David Morley Architects
At David Morley, each of the practice's 37 staff is encouraged to have at least one new idea a day. How about using aerofoil shapes to help natural stack ventilation? What about an away day to plan the firm's future? This suggestion is one of the keys to the character of David Morley: it is determined to establish itself as one of the UK's big players. For now, the emphasis is on healthcare and sports projects, but it is planning to target the cultural and commercial sectors. So what are its chances of success? Good, if the past is a guide: it has never failed to win a competition it has entered, including a RIBA competition for a centre in the West End of London. Finally, clients awarded this firm the highest score for any contender in any category on the satisfaction survey: 97% for integrity.
Cartwright Pickard Architects
This practice is at the cutting edge of current thinking about the future of construction. In fact, with the Peabody Trust's celebrated prefabricated housing scheme in east London, it's no exaggeration to say that the practice is drawing the blueprint for the Eganised, modular, defect-free industry of the next century. The practice is now taking the lessons of Murray Grove forward in schemes such as Poplar Tree Gardens in York. Innovation, in future, will come as standard.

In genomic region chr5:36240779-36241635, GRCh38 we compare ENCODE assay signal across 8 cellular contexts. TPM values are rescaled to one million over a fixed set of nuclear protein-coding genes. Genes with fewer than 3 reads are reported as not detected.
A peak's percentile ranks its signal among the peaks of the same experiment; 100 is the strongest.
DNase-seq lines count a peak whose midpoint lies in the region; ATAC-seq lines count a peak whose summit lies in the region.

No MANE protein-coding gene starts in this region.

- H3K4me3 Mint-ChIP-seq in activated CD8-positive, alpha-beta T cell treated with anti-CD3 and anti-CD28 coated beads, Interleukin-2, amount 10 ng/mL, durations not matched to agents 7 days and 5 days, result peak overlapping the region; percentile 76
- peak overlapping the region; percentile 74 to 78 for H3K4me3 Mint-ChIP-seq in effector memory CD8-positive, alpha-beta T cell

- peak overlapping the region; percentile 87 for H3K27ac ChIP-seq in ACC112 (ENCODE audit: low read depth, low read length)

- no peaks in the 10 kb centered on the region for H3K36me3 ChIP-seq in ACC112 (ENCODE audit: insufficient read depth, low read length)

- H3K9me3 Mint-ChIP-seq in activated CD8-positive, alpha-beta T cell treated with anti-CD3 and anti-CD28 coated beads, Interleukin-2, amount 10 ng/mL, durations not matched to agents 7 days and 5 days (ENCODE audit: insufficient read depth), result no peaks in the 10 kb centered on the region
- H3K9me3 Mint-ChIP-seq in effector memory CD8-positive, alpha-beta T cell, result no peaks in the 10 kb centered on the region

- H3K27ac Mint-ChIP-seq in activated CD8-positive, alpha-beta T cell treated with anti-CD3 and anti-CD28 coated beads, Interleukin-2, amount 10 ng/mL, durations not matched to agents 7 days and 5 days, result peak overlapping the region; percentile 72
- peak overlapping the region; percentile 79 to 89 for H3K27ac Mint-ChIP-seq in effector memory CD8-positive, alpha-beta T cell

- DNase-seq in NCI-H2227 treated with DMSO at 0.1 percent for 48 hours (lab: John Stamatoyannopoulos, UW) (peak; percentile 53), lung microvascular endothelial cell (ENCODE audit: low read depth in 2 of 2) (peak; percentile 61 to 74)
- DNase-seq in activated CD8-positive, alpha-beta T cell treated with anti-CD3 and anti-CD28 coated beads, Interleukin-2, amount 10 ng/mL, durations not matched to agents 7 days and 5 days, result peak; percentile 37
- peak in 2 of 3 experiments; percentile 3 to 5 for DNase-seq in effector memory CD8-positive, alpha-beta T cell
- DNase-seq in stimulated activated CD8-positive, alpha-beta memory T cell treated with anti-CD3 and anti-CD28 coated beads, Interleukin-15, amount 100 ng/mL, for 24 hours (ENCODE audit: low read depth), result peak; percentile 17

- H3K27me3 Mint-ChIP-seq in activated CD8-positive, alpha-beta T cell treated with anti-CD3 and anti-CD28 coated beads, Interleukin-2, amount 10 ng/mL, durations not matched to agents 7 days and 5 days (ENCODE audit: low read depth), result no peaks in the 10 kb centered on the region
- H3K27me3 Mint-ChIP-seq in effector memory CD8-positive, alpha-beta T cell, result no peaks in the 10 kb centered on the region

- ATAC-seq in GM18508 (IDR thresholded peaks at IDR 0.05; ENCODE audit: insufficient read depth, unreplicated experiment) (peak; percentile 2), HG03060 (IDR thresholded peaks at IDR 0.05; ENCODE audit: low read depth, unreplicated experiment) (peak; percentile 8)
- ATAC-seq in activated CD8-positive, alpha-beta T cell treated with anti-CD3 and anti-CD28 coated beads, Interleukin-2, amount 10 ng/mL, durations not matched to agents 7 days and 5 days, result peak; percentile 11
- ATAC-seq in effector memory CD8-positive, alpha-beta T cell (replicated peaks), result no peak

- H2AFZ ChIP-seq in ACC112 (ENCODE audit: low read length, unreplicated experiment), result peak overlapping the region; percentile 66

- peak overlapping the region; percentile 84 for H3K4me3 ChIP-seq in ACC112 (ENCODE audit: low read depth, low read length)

Hugh Broughton Architects
This small practice scored top marks from the clients for creativity and business knowledge – a good combination of skills if a firm is going to stay the course. Hugh Broughton has made its name with a few conversions of high-profile buildings, including the TUC's Congress House, and, impressively, has formed partnering relationships with two demanding clients: the Society of the Inner Temple in London and the British Council, which has offices across the world.
Excellent approach to winning repeat business; has completed fine buildings for demanding clients
For a young practice, Weston Williamson has some impressive schemes under its belt, most notably the Jubilee Line Extension station at London Bridge. The design it is most pleased with, however, is the one for its own offices in Southwark, south London, undertaken after the practice realised it couldn't bear to go on sending cheques to its landlord in Antigua. This striking glass and concrete edifice, whose construction Weston Williamson project managed, incorporates everything the practice has learned in its lifetime.
Building Awards 2002
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Young Architectural practice of the year